The 21-year-old former Blackrock schools player capped a momentous debut championship with a three-try salvo against France on St Patrick's weekend.

O'Driscoll's talent first came to the fore at representative level when he helped Ireland to win the FIRA under-19 championship in Toulouse in 1998. Although injury curtailed O'Driscoll's appearances for Leinster in the early rounds of the European Cup this season, he showed a welcome return to form in the province's vital win over Northampton and then turned in a superb display for the Barbarians against South Africa this month.

Roy Keane

By any yardstick, 2000 was a year to be treasured by the Manchester United and Republic of Ireland captain. Although the Old Trafford side failed to emulate their treble-winning achievements of the previous season, Keane was head and shoulders above his team-mates in driving United to the Premiership title.

As well as leading United to another title, Keane was finally recognised by his peers as the Players' Player of the Year and was then honoured by the Football Writers' Association in England as the most outstanding individual in the Premiership.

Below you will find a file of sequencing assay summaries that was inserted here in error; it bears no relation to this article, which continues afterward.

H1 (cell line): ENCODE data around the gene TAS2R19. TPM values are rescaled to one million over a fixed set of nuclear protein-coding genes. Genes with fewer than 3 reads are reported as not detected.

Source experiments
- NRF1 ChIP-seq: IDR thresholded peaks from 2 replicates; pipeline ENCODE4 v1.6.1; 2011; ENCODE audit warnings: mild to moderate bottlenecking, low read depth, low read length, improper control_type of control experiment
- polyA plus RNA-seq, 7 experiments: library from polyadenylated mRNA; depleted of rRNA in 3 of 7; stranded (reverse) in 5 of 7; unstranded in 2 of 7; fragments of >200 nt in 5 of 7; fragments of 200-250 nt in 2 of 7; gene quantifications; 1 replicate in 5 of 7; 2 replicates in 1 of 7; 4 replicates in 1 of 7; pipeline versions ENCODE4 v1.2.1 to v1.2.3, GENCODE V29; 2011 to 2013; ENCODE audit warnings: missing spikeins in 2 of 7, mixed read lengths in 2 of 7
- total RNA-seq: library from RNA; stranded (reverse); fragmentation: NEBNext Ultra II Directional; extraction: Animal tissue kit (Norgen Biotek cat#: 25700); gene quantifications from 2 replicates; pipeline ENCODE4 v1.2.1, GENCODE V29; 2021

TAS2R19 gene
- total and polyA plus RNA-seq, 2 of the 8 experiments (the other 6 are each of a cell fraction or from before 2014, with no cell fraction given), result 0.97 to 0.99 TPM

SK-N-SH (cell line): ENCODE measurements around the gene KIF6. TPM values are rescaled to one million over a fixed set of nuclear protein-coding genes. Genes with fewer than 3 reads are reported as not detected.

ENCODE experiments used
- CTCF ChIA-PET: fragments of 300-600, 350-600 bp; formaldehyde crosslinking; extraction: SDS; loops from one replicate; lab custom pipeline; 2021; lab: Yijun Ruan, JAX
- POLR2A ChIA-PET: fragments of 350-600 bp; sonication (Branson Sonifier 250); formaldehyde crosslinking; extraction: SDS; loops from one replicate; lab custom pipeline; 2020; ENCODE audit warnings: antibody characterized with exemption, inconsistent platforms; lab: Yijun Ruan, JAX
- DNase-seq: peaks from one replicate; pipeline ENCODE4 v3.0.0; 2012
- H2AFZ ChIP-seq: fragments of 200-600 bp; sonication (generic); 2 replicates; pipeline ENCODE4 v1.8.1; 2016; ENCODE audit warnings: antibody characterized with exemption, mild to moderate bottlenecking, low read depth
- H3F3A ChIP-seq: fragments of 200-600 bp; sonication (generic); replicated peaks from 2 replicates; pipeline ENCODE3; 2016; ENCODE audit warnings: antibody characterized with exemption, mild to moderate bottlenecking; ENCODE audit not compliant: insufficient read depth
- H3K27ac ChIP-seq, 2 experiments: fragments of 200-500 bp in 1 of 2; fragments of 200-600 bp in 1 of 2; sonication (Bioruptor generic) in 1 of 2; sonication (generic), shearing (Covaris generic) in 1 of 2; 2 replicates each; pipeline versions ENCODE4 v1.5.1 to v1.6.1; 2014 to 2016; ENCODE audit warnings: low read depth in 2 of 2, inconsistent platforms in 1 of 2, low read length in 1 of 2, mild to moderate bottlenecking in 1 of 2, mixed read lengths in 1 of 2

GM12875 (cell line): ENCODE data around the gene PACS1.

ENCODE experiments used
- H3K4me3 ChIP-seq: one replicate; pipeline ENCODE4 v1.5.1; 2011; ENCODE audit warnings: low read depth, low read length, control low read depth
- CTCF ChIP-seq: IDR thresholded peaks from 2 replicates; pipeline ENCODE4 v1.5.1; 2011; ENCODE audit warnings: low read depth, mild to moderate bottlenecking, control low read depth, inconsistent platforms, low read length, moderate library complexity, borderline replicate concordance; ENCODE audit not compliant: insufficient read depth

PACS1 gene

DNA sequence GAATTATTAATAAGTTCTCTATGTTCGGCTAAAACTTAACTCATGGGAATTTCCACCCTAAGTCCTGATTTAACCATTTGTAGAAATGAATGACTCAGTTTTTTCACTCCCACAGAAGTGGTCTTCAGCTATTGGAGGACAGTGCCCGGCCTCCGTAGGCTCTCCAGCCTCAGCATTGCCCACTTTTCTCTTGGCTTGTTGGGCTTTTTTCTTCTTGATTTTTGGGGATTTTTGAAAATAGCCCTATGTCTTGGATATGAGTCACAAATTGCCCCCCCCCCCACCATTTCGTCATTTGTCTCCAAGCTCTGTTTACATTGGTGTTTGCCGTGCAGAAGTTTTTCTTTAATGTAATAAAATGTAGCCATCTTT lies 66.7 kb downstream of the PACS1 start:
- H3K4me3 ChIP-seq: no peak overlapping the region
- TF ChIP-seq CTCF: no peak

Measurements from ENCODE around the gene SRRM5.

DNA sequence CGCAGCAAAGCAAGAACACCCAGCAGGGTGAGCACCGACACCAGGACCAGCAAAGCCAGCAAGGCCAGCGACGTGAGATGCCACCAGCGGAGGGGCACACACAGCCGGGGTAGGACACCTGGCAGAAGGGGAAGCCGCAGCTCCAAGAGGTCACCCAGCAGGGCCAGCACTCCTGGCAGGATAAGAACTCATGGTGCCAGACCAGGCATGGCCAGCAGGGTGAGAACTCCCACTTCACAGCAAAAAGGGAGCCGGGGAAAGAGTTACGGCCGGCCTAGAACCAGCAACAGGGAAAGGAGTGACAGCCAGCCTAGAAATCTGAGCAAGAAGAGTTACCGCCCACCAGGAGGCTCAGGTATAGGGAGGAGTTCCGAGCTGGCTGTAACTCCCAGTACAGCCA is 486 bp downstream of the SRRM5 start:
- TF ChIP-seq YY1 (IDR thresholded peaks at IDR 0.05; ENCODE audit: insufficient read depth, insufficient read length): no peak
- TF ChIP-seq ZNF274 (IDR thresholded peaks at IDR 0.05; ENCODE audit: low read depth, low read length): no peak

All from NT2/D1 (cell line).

Keane was also at the heart of the Republic of Ireland's impressive start to their World Cup-qualifying campaign. He made an immense contribution to the away draws with Holland and Portugal before leading Mick McCarthy's team to victory over Estonia.

DJ Carey

"The guy is just something else . . . hurling should thank God for giving us DJ Carey." Few in the crowd of 61,459 at the All-Ireland hurling final would have argued with Kilkenny manager Brian Cody after the game's best known player gave a wonderful display in the decider as his county cruised to a 13-point win over Offaly.

Carey's displays through the years have always been marked with moments of exquisite skill, but this year his most valuable contribution was his ability to score goals at critical moments. In the Leinster final against Offaly and the All-Ireland semi-final against Galway, Carey popped up at vital moments in the opening half with goals that effectively swung both matches.

The 30-year-old did not wait long to make an impression in the final, scoring the first of Kilkenny's five goals as early as the seventh minute. Carey has already been named hurler of the year and won a record-equalling eighth All-Star earlier this month.